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Episode 33 – Physician Autonomy: A Legal Perspective and a Blockchain Solution


Leah Houston, MD is a serial entrepreneur, emergency medicine physician, and activist. She is the founder of:

HPEC: Humanistic Physician Empowerment Community is a platform physicians can use to own and store their own digital identity and credentials. A secure, self-sovereign identity is the foundation for restoring physician autonomy. (Find out why!)

EverCred: The system used by institutions to manage certification data and issue physician credentials that puts physicians in control of the primary source verification process.

Dr. Houston joins me on the podcast with Florida attorney Abbigail Webb. Ms. Webb raises an alarm about the loss of physician autonomy and points to the striking differences in professional autonomy between the medical profession and the legal profession. She raises questions about why non-physicians are in control of healthcare institutions and physician practices.  She underscores how compromised physicians are in their ability to meet their fiduciary duty to patients because of the obvious conflicts of interest in healthcare systems run by non-physicians. In the U.S., only lawyers are allowed to own law firms—in marked contrast to ACA language (see glossary below) that prohibits physicians from owning hospitals.

She draws additional comparisons between medicine and law:

  • Legal oversight bodies such as State Bars and State Supreme Courts are made up of attorneys—unlike medicine where regulatory bodies have a variety of competing agendas creating oversight policies for the medical profession.
  • Law firms are not publicly traded because lawyers are not allowed to be governed by or beholden to the interests of non-lawyer shareholders. Contrast that with the behemoth Fortune 50 healthcare systems driven by a profit motive, not medical professional values.
  • Lawyers are not subject to non-compete clauses because it is deemed unethical to restrict clients’ ability to freely seek legal assistance from whomever they choose. The 70% of physicians who are employed are very often hamstrung in their career decision-making by non-compete clauses.
  • The legal profession closely safeguards the practice of law, not allowing non-lawyers or paraprofessionals to hang out a legal shingle or use terms like lawyer, attorney, or Esq. Not so in medicine, where consumers and patients are unclear, sometimes misled, about who is a physician.

Ms. Webb believes quality of care for patients would be served by physician leadership of healthcare and she is an advocate for the digital solutions that Dr. Houston proposes.

What are those solutions?

Moving ownership of physician credentials to physicians themselves. This can be accomplished by storing credentials in an immutable, immediately accessible, blockchain wallet. A self-sovereign identity (SSI) means physicians themselves retain control and thus provide the primary source verification of their credentials and decide who has access and for how long. HPEC provides this capacity for physicians to have a wallet containing their credentials (and other digital assets). Dr. Houston’s other company, EverCred, provides a mechanism and platform for certifying bodies to issue credentials directly into decentralized identity wallet systems (like HPEC, but others as well—as long as they use rigorous established security standards). These systems are in development with pilot projects underway including a physician training program that is issuing credentials directly into HPEC.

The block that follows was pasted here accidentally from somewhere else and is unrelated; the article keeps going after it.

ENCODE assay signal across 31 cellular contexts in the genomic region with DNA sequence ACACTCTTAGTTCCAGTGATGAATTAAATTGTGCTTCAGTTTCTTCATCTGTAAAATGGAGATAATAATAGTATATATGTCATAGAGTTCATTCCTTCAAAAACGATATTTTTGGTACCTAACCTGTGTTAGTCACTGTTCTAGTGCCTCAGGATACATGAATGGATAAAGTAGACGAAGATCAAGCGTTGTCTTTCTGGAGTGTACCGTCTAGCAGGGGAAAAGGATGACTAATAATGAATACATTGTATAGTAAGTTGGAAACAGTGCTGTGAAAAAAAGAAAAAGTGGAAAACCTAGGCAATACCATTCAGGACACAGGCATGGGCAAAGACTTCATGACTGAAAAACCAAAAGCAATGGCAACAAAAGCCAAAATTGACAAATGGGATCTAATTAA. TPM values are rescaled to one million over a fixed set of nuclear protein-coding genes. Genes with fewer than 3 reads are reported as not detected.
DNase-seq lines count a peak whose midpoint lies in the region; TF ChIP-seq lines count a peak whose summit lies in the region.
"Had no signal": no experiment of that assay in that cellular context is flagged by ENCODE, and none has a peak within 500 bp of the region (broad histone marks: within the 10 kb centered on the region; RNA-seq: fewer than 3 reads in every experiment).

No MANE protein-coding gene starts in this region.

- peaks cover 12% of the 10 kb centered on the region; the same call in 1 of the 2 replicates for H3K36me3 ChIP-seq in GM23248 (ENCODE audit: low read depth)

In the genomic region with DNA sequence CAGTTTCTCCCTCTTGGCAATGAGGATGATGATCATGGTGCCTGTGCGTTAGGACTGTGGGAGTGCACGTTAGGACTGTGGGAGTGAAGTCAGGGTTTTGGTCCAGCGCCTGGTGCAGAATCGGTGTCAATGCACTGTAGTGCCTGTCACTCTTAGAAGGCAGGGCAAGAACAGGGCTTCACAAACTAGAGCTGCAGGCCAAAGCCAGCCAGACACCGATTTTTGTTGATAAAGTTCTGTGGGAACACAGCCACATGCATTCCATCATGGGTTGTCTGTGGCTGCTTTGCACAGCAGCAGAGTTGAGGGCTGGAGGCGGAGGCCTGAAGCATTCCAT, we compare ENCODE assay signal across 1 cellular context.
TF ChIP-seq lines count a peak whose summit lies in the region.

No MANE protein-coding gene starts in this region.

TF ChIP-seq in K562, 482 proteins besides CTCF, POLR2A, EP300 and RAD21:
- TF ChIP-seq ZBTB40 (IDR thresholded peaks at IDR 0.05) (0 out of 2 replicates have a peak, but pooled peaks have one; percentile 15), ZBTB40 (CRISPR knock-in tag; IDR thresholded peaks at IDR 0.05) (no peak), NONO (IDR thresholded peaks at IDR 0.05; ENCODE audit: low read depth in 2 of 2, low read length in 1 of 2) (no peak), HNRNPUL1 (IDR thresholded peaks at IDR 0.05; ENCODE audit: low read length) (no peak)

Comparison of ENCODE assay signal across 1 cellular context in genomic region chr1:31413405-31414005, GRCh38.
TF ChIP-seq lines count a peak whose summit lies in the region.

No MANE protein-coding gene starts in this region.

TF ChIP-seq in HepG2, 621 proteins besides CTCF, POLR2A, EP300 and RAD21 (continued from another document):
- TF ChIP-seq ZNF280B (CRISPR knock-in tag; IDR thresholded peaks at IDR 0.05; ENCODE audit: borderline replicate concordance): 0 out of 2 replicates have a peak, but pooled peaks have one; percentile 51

The use of blockchain for establishing secure self-sovereign identities (SSI) for physicians opens the door to Dr. Houston’s bigger vision of physician autonomy and leadership. This includes: physicians creating their own referral networks; establishing patient records that belong to the patient (and not a healthcare system that uses patient data for their own profit-motivated purposes); and physicians establishing specialty-specific or other groups that advance physicians’ professional interests. She refers to the latter element as a “digital physician guild.”

See 12/28/2021 newsletter for a glossary of blockchain and episode #33 terms

Leah Houston, MD

Dr. Houston is an emergency medicine physician and entrepreneur who has been a part of the blockchain and distributed ledger technology community since 2012.  She is the founder of HPEC, building a platform to revolutionize the way physicians interact with health systems, insurance companies, and most importantly patients. HPEC gives practicing physicians ownership of their professional brand in a digital space through blockchain enabled self-sovereign digital credentials and identities. This will create employment mobility for physicians which will provide a mechanism for them to restore their autonomy and control over the sacred doctor patient relationship.

Dr. Houston is active on social media and is an internationally requested speaker and author on the topic of self-sovereign identity in healthcare.

Twitter Leah Houston, MD: https://twitter.com/LeahHoustonMD

Twitter HPEC: https://twitter.com/HPECid

HPEC-Humanitarian Physicians Empowerment Community: https://www.hpec.io/

Abbigail Webb, JD

Ms. Webb is a Florida Licensed attorney and General Counsel for a multistate automotive organization, with a background in litigation and business, consumer finance, and banking law.   She has expertise in dispute resolution and enterprise risk reduction.  She is an economic empowerment and financial literacy teacher, as well as a Bitcoin technology advocate.

Florida Bar:  https://www.floridabar.org/